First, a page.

La famille et l'école : entre le particulier et l'universel : les conceptions de Condorcet, Hegel, Durkheim, Parsons et Bourdieu et Passeron

Authors: Bédard, Mélanie
Advisor: Gagné, Gilles
Abstract: This study examines how Condorcet, Hegel, Durkheim, Parsons, Bourdieu and Passeron perceive the roles of both the family and the school with regard to upbringing. Since the French Revolution, these perceptions have greatly evolved. We refer to these authors since they clearly represent the context of this evolution. Although these perceptions have inherited principles originating from the Enlightenment, they vary according to the relationship with society and the intentions by which they are guided. Universal happiness, which has an impact on the freedom of the growing individual, becomes less and less abstract. In the end, this ideal is almost surpassed by the freedom of personal happiness, which still depends today on success in school, as it is a generally accepted requirement. The responsibility of each individual is amplified, because, ever since unequal social structures have been highly criticized, social order shall no longer be based upon class determination.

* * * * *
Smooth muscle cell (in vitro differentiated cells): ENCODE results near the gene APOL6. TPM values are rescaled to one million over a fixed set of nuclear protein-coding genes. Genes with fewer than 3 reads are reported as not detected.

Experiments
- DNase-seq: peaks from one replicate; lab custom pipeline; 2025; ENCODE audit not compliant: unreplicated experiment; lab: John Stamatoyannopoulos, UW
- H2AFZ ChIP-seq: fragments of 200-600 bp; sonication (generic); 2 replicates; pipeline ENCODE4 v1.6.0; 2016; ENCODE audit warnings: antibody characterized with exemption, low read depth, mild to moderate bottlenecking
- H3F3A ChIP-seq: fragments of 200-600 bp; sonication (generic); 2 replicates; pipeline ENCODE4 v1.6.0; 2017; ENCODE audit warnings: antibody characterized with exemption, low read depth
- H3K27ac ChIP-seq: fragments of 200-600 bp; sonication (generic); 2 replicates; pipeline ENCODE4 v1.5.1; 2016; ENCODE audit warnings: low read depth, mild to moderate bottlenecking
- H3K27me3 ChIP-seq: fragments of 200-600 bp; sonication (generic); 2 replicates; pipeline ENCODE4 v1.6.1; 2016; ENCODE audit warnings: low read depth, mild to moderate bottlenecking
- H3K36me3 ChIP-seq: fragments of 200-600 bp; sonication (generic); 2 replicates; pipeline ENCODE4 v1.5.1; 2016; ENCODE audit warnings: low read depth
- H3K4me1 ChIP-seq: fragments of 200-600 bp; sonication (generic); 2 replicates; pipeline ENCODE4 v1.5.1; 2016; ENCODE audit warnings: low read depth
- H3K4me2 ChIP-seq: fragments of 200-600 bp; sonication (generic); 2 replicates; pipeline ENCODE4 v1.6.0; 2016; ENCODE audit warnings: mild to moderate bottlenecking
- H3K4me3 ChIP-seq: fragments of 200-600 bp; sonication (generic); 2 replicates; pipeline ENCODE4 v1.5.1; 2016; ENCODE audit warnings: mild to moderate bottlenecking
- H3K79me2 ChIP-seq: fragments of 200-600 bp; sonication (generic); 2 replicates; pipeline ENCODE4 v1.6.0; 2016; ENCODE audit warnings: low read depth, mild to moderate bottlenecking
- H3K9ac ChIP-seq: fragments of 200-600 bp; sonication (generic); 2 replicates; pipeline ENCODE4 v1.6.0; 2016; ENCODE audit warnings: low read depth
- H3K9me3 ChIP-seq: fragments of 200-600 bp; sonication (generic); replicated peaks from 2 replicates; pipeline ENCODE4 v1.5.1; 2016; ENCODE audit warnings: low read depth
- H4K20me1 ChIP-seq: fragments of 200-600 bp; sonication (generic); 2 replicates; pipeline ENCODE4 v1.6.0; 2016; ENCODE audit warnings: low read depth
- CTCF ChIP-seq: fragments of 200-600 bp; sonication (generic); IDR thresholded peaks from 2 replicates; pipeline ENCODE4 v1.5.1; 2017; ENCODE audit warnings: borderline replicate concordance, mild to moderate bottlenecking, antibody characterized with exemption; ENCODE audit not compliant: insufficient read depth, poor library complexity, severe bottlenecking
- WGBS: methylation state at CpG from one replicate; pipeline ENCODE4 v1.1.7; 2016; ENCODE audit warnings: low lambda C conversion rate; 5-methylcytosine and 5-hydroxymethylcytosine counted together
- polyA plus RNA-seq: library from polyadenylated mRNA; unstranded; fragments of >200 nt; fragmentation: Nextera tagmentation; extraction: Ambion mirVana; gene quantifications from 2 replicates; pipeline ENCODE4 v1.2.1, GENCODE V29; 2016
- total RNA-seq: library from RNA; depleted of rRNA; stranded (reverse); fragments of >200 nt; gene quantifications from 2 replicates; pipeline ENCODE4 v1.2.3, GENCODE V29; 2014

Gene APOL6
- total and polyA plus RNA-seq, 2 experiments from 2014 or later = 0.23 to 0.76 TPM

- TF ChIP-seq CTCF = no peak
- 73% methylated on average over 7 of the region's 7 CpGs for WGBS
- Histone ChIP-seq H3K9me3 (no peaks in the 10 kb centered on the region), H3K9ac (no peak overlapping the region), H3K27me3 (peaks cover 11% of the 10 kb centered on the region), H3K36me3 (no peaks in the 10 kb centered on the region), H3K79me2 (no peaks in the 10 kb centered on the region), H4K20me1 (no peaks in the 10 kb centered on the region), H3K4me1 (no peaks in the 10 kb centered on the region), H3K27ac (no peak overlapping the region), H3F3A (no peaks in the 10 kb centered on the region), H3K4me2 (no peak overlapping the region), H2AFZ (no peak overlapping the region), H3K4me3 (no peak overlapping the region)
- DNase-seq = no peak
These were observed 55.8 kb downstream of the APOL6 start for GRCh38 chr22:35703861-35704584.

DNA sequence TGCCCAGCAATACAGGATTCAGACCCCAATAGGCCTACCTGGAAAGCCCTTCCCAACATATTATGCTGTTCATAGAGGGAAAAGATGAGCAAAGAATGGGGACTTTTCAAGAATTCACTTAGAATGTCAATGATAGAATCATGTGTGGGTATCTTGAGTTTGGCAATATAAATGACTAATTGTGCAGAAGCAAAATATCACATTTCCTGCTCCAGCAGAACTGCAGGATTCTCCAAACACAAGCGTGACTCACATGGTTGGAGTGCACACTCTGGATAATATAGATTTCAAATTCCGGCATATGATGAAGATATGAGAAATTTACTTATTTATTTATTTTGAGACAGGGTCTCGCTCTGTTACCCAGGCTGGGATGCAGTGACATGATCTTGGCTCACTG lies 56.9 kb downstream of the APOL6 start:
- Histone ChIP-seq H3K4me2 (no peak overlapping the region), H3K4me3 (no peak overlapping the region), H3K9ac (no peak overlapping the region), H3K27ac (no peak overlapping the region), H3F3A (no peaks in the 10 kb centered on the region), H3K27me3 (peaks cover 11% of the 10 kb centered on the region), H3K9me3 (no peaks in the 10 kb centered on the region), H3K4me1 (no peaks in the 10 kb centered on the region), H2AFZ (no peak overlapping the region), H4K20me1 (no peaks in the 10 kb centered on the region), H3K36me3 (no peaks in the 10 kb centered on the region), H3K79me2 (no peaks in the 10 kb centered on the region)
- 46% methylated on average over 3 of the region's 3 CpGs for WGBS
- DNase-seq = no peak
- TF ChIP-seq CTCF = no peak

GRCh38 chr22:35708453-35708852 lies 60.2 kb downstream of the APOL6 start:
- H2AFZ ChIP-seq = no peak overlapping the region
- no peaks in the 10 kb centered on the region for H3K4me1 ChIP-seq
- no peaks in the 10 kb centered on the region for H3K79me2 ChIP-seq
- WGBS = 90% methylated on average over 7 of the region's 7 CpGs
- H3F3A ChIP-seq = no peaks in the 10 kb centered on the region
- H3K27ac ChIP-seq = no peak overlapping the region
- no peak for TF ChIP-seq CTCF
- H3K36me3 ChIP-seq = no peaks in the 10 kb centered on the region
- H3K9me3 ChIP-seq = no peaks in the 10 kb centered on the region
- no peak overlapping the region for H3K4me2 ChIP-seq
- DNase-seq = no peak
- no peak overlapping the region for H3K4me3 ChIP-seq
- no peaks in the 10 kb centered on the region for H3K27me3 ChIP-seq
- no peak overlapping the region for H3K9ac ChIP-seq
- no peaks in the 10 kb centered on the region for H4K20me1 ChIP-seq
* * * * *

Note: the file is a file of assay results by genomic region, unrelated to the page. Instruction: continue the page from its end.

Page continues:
Document Type: Mémoire de maîtrise
Issue Date: 2003
Open Access Date: 11 April 2018
Grantor: Université Laval
Collection:Thèses et mémoires

Files in this item:
Description SizeFormat 
21211.pdfTexte580.03 kBAdobe PDFThumbnail
All documents in CorpusUL are protected by Copyright Act of Canada.